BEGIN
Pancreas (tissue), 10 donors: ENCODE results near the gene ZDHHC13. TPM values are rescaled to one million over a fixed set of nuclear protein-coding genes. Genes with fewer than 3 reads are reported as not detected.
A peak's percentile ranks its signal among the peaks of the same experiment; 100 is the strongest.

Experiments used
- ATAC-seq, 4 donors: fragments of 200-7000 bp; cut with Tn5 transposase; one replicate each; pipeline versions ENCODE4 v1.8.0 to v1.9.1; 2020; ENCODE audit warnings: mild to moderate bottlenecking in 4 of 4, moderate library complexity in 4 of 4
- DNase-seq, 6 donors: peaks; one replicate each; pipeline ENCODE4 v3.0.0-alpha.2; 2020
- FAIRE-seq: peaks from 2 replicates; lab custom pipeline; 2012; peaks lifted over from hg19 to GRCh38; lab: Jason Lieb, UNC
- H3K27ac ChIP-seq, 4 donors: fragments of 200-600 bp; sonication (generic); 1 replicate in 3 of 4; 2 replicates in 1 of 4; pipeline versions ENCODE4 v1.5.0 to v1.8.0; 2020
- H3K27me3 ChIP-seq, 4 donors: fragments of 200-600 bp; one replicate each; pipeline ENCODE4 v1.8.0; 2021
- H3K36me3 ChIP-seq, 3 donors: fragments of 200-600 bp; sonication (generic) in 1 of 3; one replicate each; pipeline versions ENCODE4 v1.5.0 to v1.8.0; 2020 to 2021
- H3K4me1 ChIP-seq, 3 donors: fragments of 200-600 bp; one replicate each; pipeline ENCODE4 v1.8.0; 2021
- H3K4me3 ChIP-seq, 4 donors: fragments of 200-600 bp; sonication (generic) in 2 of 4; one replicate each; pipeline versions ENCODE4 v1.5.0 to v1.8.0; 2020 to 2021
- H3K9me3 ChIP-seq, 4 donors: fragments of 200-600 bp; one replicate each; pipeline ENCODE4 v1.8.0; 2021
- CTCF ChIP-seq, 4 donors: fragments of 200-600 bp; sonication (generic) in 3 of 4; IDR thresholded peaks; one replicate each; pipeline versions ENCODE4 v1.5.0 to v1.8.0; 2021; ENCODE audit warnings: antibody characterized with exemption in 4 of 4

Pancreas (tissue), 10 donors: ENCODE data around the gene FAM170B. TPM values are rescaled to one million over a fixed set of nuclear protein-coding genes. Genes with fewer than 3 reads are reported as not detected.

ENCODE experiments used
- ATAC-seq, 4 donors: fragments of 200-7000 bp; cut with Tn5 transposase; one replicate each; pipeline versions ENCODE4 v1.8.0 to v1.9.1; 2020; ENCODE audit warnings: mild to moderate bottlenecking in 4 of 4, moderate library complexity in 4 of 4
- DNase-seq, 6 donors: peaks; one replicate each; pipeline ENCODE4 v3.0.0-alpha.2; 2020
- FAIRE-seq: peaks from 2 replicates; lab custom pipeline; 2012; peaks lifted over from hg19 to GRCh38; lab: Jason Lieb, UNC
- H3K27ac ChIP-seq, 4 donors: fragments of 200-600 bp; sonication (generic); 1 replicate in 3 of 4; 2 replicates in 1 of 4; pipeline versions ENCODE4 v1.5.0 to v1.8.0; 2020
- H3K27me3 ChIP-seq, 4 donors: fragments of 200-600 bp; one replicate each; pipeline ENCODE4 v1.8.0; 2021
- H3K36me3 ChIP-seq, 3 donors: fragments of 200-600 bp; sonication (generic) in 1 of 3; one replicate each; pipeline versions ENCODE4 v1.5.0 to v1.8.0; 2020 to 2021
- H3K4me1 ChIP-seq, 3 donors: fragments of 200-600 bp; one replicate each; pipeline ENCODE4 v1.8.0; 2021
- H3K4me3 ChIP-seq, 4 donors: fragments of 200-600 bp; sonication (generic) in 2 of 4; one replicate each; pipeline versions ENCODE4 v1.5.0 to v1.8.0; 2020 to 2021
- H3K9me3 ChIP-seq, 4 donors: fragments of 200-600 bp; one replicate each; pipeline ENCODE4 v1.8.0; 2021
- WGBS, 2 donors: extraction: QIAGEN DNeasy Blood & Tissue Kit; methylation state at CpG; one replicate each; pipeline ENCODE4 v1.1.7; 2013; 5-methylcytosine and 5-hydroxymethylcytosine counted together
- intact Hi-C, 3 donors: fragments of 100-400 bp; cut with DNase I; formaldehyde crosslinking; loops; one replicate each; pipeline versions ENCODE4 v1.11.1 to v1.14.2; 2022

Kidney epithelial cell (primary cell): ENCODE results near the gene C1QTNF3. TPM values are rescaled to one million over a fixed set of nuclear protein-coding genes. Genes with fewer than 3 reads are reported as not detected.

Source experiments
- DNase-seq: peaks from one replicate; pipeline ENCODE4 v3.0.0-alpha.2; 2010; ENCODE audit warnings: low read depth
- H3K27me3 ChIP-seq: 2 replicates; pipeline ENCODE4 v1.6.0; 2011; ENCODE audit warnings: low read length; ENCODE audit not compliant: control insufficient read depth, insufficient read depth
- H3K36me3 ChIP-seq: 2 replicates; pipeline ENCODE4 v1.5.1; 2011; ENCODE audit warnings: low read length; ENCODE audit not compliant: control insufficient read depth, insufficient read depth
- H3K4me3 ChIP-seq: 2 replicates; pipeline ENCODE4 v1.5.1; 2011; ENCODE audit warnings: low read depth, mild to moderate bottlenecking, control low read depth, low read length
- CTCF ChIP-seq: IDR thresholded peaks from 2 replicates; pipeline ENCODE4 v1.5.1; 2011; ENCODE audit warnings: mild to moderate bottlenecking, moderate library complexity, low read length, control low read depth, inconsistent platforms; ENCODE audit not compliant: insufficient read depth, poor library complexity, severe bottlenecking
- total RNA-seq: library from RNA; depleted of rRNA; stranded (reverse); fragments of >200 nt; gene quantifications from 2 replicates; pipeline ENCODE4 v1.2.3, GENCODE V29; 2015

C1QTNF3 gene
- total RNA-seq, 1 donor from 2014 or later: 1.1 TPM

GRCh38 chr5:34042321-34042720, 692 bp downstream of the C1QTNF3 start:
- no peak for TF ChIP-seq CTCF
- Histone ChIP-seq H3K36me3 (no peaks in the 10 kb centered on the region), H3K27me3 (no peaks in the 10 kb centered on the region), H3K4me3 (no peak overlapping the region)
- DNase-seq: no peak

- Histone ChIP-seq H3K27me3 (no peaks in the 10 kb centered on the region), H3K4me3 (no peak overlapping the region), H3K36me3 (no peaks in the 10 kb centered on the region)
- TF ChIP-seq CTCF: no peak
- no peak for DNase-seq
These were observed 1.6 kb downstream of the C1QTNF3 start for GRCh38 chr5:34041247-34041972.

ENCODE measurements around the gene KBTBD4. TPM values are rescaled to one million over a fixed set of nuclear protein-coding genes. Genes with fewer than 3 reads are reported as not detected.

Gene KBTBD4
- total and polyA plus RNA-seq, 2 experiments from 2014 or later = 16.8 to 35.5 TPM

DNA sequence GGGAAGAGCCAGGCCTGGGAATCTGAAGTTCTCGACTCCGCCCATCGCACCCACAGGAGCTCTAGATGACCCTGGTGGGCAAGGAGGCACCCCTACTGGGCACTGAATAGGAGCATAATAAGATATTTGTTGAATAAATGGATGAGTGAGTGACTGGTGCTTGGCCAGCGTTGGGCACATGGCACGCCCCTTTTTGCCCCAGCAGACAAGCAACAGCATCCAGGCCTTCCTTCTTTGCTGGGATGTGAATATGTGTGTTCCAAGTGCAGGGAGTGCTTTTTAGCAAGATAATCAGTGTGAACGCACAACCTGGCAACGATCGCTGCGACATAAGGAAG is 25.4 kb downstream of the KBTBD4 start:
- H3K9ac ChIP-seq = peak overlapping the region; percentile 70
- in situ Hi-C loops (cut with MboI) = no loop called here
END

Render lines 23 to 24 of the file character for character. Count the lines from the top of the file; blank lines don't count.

- H3K4me3 ChIP-seq, 4 donors: fragments of 200-600 bp; sonication (generic) in 2 of 4; one replicate each; pipeline versions ENCODE4 v1.5.0 to v1.8.0; 2020 to 2021
- H3K9me3 ChIP-seq, 4 donors: fragments of 200-600 bp; one replicate each; pipeline ENCODE4 v1.8.0; 2021